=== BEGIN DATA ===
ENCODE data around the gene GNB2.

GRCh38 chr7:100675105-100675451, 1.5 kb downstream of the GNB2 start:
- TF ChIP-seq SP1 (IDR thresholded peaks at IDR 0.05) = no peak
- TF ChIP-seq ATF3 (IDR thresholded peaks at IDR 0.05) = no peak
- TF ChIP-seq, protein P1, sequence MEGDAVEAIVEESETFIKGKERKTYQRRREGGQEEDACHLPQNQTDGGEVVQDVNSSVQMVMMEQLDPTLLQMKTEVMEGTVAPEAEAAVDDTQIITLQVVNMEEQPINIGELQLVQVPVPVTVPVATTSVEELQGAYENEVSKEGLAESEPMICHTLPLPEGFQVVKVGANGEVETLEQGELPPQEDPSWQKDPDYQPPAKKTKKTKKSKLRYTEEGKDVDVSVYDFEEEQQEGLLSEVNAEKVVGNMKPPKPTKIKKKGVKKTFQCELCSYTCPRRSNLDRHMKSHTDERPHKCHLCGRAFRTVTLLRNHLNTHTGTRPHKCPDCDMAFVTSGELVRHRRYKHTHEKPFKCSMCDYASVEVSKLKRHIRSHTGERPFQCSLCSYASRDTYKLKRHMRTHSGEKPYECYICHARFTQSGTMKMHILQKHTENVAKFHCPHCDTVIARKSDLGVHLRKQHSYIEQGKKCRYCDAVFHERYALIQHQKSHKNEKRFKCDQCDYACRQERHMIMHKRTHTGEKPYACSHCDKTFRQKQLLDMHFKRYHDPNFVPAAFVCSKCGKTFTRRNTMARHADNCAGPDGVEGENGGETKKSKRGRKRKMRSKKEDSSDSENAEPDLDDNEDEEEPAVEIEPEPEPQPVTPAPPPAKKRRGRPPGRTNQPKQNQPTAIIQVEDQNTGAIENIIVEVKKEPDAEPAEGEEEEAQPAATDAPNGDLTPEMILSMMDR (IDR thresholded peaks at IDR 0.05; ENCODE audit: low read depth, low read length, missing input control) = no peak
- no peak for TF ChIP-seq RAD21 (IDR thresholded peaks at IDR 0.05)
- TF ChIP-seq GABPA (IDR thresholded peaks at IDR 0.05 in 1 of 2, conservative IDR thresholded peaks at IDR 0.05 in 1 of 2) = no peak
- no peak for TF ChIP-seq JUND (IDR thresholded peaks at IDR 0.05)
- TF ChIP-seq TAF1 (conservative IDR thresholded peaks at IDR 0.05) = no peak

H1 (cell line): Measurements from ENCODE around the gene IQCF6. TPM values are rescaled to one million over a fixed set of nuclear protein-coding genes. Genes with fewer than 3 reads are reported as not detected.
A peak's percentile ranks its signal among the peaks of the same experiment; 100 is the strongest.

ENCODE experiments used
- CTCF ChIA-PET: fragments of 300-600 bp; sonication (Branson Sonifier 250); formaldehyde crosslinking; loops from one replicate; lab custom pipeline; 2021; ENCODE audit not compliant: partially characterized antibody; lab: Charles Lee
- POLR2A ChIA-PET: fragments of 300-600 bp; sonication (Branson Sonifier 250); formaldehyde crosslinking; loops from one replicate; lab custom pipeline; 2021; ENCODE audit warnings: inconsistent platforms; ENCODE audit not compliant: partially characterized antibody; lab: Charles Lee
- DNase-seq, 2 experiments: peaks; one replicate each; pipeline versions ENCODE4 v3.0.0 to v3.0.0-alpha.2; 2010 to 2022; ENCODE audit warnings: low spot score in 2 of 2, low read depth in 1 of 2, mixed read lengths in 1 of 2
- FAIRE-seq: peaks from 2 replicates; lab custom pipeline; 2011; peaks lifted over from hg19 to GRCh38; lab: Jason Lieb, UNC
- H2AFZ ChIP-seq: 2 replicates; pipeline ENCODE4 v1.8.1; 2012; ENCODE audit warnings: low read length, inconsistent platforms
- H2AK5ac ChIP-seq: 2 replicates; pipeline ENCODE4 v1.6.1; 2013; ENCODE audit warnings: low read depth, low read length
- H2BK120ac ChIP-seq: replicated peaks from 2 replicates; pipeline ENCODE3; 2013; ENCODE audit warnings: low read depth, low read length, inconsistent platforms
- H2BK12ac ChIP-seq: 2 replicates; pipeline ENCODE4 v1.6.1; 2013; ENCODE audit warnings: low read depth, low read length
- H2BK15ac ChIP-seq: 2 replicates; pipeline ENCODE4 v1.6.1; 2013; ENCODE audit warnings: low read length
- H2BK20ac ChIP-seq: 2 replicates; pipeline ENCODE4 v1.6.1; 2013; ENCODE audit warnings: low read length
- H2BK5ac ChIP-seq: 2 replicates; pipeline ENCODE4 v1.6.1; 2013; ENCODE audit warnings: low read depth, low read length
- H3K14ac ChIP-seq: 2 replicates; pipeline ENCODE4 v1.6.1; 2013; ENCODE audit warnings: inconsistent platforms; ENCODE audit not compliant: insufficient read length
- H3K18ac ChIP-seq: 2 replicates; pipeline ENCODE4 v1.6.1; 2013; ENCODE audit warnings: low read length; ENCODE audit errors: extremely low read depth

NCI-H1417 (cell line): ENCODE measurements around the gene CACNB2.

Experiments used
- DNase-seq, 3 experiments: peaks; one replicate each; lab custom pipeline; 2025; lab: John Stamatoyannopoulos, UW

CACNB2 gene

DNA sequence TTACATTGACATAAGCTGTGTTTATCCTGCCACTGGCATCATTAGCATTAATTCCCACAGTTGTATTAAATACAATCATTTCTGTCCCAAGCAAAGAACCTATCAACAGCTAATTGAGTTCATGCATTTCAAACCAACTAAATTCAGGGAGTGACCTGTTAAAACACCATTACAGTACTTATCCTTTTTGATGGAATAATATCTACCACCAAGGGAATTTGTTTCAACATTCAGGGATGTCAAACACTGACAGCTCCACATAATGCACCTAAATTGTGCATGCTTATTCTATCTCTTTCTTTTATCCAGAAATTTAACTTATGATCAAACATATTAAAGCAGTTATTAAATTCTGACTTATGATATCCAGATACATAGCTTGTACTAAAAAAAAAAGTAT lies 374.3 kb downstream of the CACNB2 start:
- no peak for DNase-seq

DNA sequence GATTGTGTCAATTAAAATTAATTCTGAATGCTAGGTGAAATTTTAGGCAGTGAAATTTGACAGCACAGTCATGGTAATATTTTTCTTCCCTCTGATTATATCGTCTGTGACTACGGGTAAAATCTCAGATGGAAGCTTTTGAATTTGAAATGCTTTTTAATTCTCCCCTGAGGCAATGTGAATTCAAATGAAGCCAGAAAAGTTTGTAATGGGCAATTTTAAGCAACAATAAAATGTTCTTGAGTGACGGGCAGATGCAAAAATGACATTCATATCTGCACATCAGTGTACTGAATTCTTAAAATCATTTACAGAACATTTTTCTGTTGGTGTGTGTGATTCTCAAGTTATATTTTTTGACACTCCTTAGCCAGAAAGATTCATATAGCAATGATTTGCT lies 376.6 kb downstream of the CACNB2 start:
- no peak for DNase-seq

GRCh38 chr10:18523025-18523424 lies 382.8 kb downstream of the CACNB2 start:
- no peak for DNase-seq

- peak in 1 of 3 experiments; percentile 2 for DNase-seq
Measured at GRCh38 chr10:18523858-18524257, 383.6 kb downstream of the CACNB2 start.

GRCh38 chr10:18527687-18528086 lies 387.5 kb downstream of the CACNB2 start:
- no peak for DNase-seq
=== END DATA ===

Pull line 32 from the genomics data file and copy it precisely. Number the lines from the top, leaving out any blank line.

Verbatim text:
DNA sequence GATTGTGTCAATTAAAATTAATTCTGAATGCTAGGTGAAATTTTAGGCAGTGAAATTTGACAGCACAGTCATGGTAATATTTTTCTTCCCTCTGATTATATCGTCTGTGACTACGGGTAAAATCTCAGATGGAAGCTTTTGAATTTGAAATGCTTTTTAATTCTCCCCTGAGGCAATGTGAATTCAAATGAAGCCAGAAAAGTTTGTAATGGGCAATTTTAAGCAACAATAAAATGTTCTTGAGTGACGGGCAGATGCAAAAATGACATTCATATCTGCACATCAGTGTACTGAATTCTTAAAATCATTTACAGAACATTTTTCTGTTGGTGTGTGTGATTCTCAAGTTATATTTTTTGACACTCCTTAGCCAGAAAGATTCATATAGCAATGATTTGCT lies 376.6 kb downstream of the CACNB2 start: